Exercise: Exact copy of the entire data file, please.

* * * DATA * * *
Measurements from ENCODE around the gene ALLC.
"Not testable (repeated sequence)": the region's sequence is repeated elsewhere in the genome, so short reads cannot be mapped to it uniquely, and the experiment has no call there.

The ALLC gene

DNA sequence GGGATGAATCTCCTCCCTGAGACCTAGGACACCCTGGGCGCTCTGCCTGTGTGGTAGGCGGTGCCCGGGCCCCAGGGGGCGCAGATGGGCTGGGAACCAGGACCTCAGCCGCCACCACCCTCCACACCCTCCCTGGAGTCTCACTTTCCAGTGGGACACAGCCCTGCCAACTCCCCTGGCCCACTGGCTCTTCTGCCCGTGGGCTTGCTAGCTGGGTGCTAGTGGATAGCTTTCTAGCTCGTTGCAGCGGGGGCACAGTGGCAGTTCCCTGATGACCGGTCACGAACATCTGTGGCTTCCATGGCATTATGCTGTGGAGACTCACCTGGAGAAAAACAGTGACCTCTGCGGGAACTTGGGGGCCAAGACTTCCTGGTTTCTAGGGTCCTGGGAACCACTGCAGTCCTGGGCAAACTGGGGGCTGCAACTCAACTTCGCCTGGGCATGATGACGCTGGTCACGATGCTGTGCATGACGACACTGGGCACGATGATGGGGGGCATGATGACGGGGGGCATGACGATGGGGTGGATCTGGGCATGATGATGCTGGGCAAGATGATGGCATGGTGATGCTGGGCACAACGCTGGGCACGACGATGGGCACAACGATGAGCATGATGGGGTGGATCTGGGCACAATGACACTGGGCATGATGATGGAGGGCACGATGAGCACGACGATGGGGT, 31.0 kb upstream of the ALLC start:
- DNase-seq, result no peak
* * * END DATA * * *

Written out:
Measurements from ENCODE around the gene ALLC.
"Not testable (repeated sequence)": the region's sequence is repeated elsewhere in the genome, so short reads cannot be mapped to it uniquely, and the experiment has no call there.

The ALLC gene

DNA sequence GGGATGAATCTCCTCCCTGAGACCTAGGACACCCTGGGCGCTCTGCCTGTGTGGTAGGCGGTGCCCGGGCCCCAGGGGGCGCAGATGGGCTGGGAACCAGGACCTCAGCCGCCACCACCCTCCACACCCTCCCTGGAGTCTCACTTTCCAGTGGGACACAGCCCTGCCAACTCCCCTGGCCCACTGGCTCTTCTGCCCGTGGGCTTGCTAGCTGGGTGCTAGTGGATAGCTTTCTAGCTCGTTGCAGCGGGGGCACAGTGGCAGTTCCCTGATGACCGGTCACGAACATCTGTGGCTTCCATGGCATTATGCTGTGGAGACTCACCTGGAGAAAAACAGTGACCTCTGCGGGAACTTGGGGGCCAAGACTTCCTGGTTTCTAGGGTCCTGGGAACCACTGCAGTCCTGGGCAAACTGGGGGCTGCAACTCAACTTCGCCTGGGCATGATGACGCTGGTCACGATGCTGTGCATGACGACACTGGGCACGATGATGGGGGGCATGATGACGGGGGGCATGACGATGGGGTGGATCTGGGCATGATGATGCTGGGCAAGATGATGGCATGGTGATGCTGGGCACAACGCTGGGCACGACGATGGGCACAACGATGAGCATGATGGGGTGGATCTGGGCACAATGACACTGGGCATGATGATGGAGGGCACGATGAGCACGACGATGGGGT, 31.0 kb upstream of the ALLC start:
- DNase-seq, result no peak